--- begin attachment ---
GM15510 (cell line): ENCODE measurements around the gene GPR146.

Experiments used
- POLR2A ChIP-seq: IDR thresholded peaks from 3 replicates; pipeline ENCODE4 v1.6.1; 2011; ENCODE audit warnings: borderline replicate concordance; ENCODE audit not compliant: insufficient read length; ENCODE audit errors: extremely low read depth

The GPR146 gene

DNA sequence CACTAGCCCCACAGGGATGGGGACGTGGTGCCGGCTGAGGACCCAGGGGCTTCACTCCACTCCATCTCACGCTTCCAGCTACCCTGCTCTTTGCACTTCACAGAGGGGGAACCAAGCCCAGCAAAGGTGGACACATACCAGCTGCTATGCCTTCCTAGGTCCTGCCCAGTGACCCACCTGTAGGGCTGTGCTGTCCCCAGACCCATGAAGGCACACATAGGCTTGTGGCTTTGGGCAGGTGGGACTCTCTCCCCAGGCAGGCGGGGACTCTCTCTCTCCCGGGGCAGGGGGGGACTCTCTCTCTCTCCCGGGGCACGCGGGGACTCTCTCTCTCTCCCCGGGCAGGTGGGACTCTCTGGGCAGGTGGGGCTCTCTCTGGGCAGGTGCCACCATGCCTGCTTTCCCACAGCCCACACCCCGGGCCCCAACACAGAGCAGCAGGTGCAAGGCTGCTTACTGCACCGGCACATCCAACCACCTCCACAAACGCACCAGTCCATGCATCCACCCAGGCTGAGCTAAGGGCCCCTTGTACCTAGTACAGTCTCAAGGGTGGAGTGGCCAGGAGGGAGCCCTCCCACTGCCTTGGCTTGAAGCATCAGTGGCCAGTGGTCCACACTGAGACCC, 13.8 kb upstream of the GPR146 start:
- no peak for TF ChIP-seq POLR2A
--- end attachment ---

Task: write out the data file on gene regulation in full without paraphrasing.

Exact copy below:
GM15510 (cell line): ENCODE measurements around the gene GPR146.

Experiments used
- POLR2A ChIP-seq: IDR thresholded peaks from 3 replicates; pipeline ENCODE4 v1.6.1; 2011; ENCODE audit warnings: borderline replicate concordance; ENCODE audit not compliant: insufficient read length; ENCODE audit errors: extremely low read depth

The GPR146 gene

DNA sequence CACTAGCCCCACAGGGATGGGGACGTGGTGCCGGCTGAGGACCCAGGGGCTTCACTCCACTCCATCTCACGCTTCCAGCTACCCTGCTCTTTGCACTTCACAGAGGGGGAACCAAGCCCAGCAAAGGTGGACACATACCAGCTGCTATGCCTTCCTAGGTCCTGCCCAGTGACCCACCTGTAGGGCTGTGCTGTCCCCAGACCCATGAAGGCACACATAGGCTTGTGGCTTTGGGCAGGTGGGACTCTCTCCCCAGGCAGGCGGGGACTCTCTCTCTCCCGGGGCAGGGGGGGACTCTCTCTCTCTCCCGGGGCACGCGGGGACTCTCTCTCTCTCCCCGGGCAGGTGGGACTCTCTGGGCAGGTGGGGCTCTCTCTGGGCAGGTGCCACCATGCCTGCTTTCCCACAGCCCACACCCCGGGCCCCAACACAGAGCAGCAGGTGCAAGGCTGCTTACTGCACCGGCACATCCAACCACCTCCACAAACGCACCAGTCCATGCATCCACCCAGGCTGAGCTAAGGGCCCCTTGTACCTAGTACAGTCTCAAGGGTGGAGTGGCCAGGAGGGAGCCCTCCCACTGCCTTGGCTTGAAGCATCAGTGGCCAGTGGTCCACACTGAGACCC, 13.8 kb upstream of the GPR146 start:
- no peak for TF ChIP-seq POLR2A